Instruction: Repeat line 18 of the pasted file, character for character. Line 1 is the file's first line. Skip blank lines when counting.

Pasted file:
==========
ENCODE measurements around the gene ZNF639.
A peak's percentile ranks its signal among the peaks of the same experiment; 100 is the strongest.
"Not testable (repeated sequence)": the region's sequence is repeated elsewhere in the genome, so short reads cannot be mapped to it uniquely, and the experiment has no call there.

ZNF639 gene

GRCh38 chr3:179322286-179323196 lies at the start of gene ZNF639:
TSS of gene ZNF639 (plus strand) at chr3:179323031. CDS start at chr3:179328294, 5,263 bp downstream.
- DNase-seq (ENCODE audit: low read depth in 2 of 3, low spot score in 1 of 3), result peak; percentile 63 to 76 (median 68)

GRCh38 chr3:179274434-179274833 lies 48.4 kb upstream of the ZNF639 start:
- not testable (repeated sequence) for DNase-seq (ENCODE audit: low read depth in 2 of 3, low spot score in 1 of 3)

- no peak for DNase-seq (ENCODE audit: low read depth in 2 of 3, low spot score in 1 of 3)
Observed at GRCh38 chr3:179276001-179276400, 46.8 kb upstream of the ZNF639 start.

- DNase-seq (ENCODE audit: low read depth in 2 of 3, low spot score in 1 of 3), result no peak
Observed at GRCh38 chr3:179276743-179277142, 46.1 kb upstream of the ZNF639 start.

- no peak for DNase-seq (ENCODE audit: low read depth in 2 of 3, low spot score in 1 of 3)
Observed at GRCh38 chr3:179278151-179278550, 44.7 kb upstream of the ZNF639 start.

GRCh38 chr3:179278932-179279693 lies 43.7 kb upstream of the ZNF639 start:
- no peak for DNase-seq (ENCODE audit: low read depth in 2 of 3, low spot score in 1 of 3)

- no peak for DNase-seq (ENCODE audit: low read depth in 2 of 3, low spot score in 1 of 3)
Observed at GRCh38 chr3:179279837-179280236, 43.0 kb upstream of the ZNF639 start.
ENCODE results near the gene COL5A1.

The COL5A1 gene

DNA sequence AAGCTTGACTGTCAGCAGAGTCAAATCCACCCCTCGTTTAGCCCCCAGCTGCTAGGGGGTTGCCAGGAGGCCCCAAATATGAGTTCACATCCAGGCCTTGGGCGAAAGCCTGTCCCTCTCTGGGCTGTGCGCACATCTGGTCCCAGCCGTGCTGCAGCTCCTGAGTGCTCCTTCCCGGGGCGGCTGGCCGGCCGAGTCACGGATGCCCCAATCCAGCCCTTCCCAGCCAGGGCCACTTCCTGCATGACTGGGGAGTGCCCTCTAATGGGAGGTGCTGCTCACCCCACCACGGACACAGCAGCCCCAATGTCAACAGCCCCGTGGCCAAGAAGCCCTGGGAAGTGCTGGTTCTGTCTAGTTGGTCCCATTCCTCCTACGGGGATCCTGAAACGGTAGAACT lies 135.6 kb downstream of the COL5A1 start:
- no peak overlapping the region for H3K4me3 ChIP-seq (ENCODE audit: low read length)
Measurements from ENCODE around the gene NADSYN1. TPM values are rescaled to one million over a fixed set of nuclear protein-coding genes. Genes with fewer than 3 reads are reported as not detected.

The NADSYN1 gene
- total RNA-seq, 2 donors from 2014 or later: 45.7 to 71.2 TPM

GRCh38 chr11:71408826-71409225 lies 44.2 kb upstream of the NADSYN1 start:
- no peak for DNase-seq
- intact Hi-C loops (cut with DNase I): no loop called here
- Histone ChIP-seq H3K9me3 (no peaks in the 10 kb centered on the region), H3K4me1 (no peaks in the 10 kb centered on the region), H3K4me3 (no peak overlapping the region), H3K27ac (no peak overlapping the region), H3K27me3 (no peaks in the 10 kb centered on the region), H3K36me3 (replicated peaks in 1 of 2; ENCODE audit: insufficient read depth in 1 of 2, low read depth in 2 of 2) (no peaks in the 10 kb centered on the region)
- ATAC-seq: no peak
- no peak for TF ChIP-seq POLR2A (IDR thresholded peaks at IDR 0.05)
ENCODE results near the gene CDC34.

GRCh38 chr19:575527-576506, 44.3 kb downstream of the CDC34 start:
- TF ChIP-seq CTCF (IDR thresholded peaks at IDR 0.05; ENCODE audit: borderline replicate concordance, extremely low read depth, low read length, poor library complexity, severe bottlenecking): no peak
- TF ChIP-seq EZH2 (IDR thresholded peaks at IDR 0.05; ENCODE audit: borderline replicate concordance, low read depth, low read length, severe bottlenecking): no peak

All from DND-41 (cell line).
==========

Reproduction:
- no peak for DNase-seq (ENCODE audit: low read depth in 2 of 3, low spot score in 1 of 3)